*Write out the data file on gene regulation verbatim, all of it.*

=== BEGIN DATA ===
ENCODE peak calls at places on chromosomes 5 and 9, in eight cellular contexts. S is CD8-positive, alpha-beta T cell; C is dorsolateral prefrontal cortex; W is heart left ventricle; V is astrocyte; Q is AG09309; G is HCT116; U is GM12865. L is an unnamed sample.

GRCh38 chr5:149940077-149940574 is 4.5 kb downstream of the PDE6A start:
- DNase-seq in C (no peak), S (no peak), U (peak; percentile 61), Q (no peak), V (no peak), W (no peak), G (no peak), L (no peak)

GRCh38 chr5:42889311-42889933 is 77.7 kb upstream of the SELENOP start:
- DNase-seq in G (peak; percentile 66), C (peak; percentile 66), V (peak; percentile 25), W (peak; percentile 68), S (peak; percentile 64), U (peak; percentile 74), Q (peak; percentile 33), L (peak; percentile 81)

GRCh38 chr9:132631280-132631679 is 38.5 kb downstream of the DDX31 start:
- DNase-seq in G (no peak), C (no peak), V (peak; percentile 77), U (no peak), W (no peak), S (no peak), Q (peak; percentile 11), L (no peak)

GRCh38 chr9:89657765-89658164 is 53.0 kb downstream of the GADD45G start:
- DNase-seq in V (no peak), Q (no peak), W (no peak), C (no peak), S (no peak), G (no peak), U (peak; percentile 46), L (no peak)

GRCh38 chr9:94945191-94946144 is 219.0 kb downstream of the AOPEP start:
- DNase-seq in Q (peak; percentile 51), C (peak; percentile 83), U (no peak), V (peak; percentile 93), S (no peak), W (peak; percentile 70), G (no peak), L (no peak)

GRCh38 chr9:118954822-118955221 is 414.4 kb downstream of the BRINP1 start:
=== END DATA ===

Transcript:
ENCODE peak calls at places on chromosomes 5 and 9, in eight cellular contexts. S is CD8-positive, alpha-beta T cell; C is dorsolateral prefrontal cortex; W is heart left ventricle; V is astrocyte; Q is AG09309; G is HCT116; U is GM12865. L is an unnamed sample.

GRCh38 chr5:149940077-149940574 is 4.5 kb downstream of the PDE6A start:
- DNase-seq in C (no peak), S (no peak), U (peak; percentile 61), Q (no peak), V (no peak), W (no peak), G (no peak), L (no peak)

GRCh38 chr5:42889311-42889933 is 77.7 kb upstream of the SELENOP start:
- DNase-seq in G (peak; percentile 66), C (peak; percentile 66), V (peak; percentile 25), W (peak; percentile 68), S (peak; percentile 64), U (peak; percentile 74), Q (peak; percentile 33), L (peak; percentile 81)

GRCh38 chr9:132631280-132631679 is 38.5 kb downstream of the DDX31 start:
- DNase-seq in G (no peak), C (no peak), V (peak; percentile 77), U (no peak), W (no peak), S (no peak), Q (peak; percentile 11), L (no peak)

GRCh38 chr9:89657765-89658164 is 53.0 kb downstream of the GADD45G start:
- DNase-seq in V (no peak), Q (no peak), W (no peak), C (no peak), S (no peak), G (no peak), U (peak; percentile 46), L (no peak)

GRCh38 chr9:94945191-94946144 is 219.0 kb downstream of the AOPEP start:
- DNase-seq in Q (peak; percentile 51), C (peak; percentile 83), U (no peak), V (peak; percentile 93), S (no peak), W (peak; percentile 70), G (no peak), L (no peak)

GRCh38 chr9:118954822-118955221 is 414.4 kb downstream of the BRINP1 start: